FREEHOLD TOWNSHIP – The Planning Board has granted preliminary approval to a residential development that will help Freehold Township meet its affordable housing obligation.
During a meeting on Aug. 19, board members voted to memorialize a resolution approving the preliminary major site plan for PIRHL at Jackson Mills Road, a residential development proposed by PIRHL Developers, LLC.
The board’s approval followed testimony provided by PIRHL representatives. Attorney Kate Coffey presented the application on behalf of the developer.
According to the application, the project is proposed at 55 Jackson Mills Road, a 17-acre tract that is east of the Silvermead community and south of Polo Club Drive.
There will be five buildings constructed at the site: four buildings containing a total of 60 housing units and one building that will be a community center. Of the 60 total housing units, 30 units will be designated as affordable housing.
Affordable housing is defined as housing that is sold or rented at below market rates to individuals and families whose income meets certain guidelines.
“We are mandated by the state to provide affordable housing,” said Township Committeeman Lester Preston, who sits on the Planning Board.
Three residential buildings will each total about 19,000 square feet and have 16 housing units.
One residential building will total about 13,000 square feet and have 12 housing units.
The community center will total about 2,210 square feet, according to the application.
The residential development will have 120 parking spaces, nine of which will be designated as handicapped spaces. Undeveloped land will be reserved for additional parking if needed. The site will have a community garden and a playground.
Access to the new development will be provided by two driveways that will intersect with Jackson Mills Road.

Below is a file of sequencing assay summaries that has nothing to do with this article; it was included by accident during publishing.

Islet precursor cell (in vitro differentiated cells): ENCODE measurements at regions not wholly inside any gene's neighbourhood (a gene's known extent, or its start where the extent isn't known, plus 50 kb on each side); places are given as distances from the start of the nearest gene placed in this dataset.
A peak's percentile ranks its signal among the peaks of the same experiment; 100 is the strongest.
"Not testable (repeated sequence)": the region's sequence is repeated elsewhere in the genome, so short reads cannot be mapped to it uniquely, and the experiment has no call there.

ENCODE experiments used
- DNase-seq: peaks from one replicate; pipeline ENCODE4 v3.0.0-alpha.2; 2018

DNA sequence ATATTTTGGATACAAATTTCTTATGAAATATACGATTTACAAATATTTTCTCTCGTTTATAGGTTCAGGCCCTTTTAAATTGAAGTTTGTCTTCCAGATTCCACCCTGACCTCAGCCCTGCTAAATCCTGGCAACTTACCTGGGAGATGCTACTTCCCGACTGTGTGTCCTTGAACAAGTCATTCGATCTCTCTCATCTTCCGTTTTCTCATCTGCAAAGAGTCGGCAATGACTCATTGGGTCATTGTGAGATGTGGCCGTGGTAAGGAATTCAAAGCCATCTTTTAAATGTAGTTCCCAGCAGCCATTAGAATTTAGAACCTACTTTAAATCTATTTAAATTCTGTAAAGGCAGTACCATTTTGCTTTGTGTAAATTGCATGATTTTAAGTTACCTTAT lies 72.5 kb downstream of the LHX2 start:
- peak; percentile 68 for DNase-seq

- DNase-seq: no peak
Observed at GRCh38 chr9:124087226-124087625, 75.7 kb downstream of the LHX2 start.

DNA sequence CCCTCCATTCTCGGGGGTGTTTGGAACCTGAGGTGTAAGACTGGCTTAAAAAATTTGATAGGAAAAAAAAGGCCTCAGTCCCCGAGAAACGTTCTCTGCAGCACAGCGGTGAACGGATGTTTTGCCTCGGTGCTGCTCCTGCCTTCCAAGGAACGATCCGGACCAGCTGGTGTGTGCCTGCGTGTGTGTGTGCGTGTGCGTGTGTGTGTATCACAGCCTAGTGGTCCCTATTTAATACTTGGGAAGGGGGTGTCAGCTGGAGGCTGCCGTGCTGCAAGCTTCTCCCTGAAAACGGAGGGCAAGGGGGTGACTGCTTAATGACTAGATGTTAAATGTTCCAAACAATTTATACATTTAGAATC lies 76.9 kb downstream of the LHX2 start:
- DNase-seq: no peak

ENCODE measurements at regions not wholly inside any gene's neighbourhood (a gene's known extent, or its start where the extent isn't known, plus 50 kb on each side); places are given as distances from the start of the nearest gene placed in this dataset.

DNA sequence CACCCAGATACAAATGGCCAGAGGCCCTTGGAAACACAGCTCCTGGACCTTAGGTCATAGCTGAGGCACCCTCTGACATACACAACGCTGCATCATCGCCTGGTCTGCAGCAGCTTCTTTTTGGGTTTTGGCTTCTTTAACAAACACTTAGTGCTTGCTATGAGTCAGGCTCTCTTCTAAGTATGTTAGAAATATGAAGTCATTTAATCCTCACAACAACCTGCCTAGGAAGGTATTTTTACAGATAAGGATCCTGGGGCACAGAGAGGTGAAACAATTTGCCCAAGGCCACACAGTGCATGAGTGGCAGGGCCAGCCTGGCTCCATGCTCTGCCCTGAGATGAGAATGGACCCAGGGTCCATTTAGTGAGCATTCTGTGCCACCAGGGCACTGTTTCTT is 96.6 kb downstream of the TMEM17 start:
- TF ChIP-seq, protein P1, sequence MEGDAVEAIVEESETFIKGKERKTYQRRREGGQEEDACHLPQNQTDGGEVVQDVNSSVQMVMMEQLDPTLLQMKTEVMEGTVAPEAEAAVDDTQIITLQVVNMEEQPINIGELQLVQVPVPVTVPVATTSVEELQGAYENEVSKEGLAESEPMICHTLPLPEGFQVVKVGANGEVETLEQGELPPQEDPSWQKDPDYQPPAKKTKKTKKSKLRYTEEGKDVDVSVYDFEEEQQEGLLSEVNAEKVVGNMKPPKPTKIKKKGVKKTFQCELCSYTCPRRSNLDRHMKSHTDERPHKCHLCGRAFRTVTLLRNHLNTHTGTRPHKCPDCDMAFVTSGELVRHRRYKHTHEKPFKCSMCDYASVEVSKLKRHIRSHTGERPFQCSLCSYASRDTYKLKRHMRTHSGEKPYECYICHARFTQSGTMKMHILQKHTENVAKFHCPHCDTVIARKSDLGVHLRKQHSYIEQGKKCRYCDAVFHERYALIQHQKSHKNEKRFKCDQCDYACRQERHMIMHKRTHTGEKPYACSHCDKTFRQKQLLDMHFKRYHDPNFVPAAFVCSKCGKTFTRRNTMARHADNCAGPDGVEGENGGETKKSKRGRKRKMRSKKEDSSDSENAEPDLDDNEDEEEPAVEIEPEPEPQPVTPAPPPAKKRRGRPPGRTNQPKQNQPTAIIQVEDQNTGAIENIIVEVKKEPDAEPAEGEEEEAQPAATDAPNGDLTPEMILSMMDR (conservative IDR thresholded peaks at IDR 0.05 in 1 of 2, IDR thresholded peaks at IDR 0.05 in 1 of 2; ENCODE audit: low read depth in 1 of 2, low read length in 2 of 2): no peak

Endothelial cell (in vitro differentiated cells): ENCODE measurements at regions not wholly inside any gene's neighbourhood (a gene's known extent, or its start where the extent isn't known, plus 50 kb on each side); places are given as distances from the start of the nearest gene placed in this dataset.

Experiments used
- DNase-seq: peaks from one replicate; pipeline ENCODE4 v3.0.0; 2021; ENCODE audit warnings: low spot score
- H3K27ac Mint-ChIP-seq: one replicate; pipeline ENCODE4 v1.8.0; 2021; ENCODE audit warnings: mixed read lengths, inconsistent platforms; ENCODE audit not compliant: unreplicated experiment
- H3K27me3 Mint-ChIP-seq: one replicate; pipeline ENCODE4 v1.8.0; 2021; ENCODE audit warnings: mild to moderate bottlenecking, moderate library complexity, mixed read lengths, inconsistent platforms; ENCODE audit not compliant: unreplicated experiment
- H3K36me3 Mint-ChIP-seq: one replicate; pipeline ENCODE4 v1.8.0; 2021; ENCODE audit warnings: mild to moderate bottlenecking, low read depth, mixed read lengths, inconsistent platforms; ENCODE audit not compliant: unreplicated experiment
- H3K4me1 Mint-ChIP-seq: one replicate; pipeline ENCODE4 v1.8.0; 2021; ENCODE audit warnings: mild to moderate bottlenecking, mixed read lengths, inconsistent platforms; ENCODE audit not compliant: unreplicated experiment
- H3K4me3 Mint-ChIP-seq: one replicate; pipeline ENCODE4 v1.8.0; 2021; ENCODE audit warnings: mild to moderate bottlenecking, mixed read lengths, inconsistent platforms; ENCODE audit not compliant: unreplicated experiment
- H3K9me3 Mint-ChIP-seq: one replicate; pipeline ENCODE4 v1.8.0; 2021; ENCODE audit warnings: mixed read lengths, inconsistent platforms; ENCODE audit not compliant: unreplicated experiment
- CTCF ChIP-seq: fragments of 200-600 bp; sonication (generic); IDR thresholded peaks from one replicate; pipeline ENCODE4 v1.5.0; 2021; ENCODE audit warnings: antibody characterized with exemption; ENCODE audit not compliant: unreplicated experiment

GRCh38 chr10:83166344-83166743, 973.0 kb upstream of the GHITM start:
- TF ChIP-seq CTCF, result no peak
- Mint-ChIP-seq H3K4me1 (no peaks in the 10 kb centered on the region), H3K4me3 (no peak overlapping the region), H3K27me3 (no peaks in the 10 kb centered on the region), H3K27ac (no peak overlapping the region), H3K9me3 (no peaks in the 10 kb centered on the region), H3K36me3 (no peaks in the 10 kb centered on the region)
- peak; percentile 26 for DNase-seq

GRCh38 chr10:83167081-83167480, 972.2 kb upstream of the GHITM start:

The board’s attorney, Roger J. McLaughlin, said a resolution granting preliminary site plan approval for the project was being memorialized that evening to assist PIRHL in applying for tax credits for the development.
McLaughlin said preliminary site plan approval was a required component of PIRHL’s tax credits application.
Because the deadline to submit the tax credits application was the end of August, the board members agreed to memorialize the preliminary site plan approval resolution on the same evening when the public hearing was held and preliminary approval for the application was granted.
In most cases, a resolution that memorializes an action that has been taken by the board is voted on during a meeting that is held several weeks after the application has been heard.
PIRHL’s representatives will be required to return before the board to seek final site plan approval for the residential development.
Board Chairman Richard Gatto said residents who live near the property will receive a notice when a hearing has been scheduled for final site plan approval.
When asked about a timeline for the project, PIRHL Senior Vice President Lara Schwager said she expects the final site plan application to be heard in April 2022 if the project receives tax credits approval in December.
If the project does not receive tax credits approval, she said, PIRHL would not return to the board for another year.
Regarding the project’s construction schedule, Schwager estimated it would take between 14 and 16 months to complete the work once activity at the site gets underway.
Residents who live on Polo Club Drive voiced concern about the project, specifically regarding a potential increase in traffic on Jackson Mills Road from the residents of the new housing.
Traffic engineer Maurice Rached, who represented the applicant, testified that traffic studies indicated the new development would have less of a traffic impact on Jackson Mills Road than Polo Club Drive does.
Rached said most vehicles make a left turn out of Polo Club Drive onto Jackson Mills Road, while most vehicles leaving the PIRHL development will turn right onto Jackson Mills Road, which he said is an easier movement for drivers to complete.
One resident asked why the land that is being reserved for additional parking spaces in the new development would not be paved when the project is built.
Gatto explained that Freehold Township officials prefer the environmental benefits of open space and of not paving over green space before a determination has been made that the additional parking spaces, which are referred to as “banked spaces,” are actually needed.
He said the decision on whether the banked parking spaces should be developed falls under the discretion of the township engineer.
“We encourage green spaces, not pavement,” Gatto said to the resident. “You don’t want those spaces unbanked.”